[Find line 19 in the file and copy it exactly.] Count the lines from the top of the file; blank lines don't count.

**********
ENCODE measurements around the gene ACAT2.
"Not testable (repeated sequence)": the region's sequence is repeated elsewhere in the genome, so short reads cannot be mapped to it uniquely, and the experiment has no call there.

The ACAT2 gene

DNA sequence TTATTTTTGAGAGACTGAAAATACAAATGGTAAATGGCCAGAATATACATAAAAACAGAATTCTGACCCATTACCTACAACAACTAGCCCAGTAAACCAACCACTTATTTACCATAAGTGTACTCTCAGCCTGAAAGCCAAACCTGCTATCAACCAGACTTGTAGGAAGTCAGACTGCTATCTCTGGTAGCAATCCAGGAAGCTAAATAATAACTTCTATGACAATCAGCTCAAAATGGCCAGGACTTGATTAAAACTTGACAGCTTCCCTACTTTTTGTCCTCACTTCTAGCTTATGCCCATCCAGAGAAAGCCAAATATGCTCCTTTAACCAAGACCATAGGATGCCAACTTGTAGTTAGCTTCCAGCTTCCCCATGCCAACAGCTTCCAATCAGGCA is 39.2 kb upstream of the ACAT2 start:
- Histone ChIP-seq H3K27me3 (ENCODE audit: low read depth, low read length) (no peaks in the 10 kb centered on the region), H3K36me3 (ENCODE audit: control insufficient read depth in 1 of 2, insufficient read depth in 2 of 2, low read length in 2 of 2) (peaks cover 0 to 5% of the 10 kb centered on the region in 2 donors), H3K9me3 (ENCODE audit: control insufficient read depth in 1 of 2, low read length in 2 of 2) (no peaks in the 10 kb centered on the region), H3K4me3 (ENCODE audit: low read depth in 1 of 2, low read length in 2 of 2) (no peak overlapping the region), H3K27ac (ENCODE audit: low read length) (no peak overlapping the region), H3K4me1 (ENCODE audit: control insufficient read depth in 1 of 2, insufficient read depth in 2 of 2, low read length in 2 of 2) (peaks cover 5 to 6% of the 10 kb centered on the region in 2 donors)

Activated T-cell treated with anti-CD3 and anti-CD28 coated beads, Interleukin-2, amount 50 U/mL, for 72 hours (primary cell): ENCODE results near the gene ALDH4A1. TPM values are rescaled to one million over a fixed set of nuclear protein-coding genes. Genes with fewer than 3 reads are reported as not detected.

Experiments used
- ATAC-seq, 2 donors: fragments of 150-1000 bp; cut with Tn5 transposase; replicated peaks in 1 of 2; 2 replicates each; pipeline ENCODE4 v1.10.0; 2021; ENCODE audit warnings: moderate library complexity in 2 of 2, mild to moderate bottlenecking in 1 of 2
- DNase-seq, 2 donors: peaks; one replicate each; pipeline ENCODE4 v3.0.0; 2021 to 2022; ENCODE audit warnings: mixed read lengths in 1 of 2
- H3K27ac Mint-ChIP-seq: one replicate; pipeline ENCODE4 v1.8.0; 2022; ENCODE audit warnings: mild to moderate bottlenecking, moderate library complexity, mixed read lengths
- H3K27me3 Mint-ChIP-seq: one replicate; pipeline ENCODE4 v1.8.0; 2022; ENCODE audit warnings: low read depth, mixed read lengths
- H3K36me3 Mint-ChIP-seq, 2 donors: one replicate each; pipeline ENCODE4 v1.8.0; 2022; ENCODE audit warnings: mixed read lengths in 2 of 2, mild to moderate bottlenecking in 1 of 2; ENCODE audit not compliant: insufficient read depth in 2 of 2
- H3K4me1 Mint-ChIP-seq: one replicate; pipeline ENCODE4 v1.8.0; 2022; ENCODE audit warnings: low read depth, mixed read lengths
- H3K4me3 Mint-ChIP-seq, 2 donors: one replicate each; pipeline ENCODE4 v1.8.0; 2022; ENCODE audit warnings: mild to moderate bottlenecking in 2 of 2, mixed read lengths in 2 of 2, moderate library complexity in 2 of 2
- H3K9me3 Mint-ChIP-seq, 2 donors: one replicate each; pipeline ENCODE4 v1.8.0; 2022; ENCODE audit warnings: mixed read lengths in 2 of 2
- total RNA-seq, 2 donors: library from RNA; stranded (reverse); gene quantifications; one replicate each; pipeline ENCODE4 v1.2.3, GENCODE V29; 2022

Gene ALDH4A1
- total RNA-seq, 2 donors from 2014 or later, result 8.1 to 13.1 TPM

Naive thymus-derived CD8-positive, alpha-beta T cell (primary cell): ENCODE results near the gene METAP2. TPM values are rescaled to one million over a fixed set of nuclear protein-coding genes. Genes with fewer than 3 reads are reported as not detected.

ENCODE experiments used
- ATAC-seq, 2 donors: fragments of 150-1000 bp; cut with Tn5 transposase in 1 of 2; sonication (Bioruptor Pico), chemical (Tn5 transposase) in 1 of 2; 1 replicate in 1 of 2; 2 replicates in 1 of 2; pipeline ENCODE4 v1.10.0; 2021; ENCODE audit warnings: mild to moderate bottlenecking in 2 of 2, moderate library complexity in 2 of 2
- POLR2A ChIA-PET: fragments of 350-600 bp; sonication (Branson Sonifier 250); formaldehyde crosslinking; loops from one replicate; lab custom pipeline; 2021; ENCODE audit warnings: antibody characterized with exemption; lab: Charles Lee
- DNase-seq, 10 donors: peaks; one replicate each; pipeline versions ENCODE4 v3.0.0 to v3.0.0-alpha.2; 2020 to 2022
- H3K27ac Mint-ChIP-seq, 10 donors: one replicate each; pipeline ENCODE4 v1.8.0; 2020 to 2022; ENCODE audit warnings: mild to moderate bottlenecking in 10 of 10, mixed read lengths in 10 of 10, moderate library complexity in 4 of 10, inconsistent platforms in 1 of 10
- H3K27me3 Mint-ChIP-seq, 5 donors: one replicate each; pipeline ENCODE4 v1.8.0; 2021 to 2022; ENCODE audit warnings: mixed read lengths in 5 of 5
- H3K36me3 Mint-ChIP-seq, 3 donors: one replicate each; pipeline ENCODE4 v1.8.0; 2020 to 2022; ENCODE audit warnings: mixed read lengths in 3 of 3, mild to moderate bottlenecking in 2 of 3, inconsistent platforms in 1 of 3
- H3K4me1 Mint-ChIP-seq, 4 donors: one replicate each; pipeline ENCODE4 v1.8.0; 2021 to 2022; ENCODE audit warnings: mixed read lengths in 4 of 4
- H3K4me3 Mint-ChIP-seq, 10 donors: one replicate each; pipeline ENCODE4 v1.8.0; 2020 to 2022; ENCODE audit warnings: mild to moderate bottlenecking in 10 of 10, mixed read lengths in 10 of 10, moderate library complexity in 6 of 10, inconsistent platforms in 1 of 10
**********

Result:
Naive thymus-derived CD8-positive, alpha-beta T cell (primary cell): ENCODE results near the gene METAP2. TPM values are rescaled to one million over a fixed set of nuclear protein-coding genes. Genes with fewer than 3 reads are reported as not detected.